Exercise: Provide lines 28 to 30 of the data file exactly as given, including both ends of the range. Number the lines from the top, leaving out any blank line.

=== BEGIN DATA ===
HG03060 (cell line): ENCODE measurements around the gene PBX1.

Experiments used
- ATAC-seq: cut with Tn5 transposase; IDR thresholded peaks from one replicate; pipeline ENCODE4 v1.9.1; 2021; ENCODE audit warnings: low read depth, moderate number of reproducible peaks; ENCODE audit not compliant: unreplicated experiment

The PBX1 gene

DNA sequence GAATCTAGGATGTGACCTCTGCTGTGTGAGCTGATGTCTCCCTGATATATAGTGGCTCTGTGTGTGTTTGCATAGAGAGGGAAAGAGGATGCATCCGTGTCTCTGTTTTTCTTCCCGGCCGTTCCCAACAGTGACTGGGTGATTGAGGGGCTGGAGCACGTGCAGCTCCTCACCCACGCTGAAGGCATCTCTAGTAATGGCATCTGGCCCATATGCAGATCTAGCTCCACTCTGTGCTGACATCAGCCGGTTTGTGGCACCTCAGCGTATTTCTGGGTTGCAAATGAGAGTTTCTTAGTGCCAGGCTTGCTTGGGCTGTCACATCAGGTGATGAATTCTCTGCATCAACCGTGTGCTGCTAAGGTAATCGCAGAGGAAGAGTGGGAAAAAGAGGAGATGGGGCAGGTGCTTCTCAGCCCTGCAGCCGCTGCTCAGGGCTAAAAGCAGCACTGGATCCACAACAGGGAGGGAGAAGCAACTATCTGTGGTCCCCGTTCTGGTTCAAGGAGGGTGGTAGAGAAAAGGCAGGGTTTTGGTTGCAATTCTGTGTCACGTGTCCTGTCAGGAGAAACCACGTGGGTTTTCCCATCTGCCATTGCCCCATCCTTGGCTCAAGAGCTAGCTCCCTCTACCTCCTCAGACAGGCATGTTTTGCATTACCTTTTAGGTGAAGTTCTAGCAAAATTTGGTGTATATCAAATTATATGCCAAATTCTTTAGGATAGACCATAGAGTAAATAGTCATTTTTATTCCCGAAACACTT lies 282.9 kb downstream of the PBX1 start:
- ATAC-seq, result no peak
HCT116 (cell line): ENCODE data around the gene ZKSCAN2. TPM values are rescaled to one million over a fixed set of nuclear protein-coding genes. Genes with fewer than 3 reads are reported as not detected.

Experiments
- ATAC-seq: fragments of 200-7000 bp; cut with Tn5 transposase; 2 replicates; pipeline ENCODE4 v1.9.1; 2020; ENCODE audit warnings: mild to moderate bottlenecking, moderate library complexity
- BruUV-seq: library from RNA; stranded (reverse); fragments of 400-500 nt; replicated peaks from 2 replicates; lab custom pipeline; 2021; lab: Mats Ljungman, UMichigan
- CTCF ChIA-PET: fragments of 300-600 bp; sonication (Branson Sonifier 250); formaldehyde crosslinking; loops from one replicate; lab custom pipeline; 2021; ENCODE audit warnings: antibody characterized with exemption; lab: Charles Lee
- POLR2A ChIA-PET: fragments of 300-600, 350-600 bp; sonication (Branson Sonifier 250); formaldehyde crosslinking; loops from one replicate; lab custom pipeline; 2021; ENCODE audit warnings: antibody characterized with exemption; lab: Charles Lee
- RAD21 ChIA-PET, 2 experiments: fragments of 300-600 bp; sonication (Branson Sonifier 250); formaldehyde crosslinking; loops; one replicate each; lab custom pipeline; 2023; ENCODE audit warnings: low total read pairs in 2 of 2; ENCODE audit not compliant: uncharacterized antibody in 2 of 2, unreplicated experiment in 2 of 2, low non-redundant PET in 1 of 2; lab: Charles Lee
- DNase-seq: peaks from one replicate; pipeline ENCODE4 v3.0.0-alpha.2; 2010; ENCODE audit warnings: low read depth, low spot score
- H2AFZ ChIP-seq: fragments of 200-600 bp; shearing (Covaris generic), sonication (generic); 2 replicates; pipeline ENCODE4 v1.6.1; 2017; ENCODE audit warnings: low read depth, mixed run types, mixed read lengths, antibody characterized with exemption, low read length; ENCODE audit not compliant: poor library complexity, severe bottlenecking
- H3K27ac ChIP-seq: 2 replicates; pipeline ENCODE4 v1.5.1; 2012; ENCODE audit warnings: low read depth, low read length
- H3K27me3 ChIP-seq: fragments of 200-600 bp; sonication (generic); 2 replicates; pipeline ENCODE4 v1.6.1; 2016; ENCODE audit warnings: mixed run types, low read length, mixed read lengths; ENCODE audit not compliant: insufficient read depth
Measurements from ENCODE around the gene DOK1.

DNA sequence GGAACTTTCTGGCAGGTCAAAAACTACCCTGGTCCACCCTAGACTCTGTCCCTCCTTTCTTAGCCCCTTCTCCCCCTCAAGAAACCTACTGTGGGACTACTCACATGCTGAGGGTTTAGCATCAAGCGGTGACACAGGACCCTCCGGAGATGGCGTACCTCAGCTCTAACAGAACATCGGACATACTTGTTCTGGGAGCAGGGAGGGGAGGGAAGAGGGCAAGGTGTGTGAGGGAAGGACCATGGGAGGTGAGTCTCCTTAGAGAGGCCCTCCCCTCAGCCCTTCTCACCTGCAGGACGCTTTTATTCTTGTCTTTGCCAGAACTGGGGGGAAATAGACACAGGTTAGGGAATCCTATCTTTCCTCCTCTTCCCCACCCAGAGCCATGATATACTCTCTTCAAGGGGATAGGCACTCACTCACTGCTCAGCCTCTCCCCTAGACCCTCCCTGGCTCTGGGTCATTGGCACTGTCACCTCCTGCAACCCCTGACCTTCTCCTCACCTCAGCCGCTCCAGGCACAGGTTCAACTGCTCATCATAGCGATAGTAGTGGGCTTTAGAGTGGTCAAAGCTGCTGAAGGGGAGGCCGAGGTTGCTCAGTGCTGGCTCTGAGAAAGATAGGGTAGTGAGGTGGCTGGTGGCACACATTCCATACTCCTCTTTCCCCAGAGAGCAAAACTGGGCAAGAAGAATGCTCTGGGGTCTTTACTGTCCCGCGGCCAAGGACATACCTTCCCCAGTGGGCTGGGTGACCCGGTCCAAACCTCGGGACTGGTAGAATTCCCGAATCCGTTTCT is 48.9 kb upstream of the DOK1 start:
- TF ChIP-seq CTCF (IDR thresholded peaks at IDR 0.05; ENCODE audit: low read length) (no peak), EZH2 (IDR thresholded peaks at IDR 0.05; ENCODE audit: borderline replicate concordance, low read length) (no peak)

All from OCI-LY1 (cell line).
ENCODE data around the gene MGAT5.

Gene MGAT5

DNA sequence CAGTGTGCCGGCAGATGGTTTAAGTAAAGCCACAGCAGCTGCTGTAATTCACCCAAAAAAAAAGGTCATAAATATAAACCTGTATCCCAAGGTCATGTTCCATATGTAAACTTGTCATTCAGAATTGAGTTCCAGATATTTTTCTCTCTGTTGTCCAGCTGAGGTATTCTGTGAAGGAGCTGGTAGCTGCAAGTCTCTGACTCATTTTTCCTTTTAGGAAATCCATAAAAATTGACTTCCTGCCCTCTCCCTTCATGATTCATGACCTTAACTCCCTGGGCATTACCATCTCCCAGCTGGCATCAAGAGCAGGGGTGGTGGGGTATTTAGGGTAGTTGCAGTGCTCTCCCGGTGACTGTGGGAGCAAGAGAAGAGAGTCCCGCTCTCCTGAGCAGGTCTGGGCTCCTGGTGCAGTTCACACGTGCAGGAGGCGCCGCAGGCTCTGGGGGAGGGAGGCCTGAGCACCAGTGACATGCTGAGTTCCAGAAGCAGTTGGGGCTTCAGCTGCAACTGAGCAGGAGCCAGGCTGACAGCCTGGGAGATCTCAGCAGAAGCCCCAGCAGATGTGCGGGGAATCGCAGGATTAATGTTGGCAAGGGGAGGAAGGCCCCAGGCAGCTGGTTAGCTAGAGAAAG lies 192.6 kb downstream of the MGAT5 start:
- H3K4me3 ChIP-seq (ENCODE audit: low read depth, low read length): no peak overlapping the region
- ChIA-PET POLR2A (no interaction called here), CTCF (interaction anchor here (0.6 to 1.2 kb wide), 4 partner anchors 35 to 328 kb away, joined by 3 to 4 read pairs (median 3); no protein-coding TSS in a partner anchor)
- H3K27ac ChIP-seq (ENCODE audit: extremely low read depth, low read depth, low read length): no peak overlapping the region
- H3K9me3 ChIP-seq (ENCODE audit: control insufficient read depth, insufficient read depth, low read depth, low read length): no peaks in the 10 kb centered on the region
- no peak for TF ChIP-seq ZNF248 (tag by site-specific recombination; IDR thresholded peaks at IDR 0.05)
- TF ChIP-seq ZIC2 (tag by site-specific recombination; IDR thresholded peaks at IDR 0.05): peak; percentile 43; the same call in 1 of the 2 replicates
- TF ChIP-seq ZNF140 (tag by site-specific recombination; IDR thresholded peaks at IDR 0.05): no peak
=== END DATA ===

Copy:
- H3K9me3 ChIP-seq (ENCODE audit: control insufficient read depth, insufficient read depth, low read depth, low read length): no peaks in the 10 kb centered on the region
- no peak for TF ChIP-seq ZNF248 (tag by site-specific recombination; IDR thresholded peaks at IDR 0.05)
- TF ChIP-seq ZIC2 (tag by site-specific recombination; IDR thresholded peaks at IDR 0.05): peak; percentile 43; the same call in 1 of the 2 replicates